This study examined correlates of medical mistrust among African American men living in the East Bay. We conducted a cross-sectional analysis using survey data from 207 adult African American males, recruited from barbershops. We used linear regression to assess associations between socioeconomic status (SES) and two medical mistrust outcomes (mistrust of health care organizations (HCOs) and physicians). There was a strong relationship between health insurance, income, education, and mistrust. Insured subjects were 8.5% (95% CI –0.154 to –0.016) less likely to mistrust HCOs and 8.5% less likely (95% CI –0.145 to –0.025) to mistrust physicians. Those in the highest levels of income (>$60,000 annual income) or education (bachelor's degree or higher) were 5.4% (95% CI –0.115 to –0.007) and 5.7% (95% CI –0.104 to –0.011) less likely to mistrust HCO and physicians, respectively, than others. We conclude that sociodemographic factors are correlated with medical mistrust and discuss options for reducing medical mistrust.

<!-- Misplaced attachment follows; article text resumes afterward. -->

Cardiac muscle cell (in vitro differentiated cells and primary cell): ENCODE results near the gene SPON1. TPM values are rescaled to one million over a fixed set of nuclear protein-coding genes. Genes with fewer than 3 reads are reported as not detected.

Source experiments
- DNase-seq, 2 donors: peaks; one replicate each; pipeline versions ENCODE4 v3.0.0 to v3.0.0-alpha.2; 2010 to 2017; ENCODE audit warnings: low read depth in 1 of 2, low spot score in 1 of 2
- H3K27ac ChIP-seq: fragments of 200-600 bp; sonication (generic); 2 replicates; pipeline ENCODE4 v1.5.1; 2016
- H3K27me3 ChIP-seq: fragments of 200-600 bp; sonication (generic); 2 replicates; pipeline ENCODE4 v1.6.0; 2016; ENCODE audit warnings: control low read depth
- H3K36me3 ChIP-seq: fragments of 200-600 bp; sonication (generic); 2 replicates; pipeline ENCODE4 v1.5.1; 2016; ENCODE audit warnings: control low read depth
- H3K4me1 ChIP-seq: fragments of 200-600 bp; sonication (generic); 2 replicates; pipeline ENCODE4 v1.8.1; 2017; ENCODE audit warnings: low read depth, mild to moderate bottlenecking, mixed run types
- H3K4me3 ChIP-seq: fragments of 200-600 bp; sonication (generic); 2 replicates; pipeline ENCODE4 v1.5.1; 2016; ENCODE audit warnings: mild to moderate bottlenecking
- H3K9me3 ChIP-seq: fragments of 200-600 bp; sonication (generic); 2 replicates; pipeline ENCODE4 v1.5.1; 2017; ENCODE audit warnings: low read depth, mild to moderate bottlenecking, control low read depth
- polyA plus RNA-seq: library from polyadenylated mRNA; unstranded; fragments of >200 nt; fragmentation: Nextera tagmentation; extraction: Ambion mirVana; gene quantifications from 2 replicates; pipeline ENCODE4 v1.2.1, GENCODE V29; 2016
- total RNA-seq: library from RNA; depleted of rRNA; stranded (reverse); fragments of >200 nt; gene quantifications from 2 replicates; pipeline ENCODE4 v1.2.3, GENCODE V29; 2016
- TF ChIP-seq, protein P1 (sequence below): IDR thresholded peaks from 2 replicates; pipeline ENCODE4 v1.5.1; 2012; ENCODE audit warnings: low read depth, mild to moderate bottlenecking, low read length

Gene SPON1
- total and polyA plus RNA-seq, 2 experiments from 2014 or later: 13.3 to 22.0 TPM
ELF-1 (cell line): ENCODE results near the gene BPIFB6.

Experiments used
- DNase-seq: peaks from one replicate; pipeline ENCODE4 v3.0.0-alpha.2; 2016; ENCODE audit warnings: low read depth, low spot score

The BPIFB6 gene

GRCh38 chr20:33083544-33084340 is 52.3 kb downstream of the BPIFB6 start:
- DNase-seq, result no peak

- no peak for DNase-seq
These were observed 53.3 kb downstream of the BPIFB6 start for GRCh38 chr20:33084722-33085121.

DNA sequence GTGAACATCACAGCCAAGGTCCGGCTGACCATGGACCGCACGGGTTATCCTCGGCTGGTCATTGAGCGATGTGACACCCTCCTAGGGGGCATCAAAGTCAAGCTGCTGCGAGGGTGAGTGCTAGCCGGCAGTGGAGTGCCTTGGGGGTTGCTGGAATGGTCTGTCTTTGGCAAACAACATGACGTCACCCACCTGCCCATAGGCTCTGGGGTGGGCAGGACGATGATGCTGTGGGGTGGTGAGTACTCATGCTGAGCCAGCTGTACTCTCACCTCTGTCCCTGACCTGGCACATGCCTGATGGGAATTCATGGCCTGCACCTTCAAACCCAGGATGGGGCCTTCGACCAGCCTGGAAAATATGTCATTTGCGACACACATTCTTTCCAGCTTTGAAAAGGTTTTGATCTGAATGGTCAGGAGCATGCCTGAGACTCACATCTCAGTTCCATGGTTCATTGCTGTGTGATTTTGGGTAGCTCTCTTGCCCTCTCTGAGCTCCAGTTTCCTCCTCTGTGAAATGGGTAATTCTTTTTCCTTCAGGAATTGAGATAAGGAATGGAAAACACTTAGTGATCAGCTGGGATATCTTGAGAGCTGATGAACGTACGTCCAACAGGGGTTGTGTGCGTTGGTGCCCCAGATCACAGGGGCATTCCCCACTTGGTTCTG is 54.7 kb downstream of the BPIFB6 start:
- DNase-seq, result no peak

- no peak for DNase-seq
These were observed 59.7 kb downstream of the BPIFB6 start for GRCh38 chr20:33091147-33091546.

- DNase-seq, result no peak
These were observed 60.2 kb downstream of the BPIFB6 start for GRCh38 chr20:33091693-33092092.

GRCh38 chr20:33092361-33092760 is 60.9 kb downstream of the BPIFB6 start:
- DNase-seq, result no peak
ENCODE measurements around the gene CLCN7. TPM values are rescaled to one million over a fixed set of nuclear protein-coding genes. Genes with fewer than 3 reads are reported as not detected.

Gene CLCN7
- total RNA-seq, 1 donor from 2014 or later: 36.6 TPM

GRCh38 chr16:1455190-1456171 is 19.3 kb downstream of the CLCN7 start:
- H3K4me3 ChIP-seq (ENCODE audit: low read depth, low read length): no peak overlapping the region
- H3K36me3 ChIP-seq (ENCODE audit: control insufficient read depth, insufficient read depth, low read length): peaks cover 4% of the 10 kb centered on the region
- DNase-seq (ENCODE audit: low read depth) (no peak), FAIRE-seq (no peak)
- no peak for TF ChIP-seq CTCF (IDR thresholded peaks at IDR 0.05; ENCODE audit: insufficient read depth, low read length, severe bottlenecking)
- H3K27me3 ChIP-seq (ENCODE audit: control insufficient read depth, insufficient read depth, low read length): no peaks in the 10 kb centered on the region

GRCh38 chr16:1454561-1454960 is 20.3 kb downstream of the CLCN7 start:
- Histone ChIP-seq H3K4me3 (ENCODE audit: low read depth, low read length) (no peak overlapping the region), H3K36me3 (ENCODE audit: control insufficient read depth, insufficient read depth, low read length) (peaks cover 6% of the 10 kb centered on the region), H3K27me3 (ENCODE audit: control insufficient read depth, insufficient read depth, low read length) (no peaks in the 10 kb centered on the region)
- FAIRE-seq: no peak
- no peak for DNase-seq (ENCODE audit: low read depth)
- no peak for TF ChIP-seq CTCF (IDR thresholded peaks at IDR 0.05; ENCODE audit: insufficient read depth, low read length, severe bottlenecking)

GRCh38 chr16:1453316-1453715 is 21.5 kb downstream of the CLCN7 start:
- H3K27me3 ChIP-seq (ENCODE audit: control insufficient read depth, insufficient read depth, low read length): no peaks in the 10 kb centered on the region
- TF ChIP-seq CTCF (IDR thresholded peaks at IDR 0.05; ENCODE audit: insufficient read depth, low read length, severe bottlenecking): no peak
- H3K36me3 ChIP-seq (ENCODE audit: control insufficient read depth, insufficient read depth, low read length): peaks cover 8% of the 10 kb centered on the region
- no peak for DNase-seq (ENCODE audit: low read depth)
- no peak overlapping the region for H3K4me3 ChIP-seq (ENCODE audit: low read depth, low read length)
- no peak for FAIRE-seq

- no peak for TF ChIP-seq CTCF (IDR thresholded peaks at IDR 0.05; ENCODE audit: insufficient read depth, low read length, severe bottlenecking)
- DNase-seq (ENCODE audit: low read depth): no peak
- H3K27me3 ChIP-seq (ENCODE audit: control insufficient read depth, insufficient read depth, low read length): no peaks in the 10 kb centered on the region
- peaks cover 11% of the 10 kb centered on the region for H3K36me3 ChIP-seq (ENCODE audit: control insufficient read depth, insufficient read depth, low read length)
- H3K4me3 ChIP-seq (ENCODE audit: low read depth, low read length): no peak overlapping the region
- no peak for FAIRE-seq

Idan, Edna, Anlu Xing, Javarcia Ivory, and Marcella Alsan. "Journal of Health Care for the Poor and Underserved." Journal of Health Care for the Poor and Underserved 31.1 (February 2020): 115-127.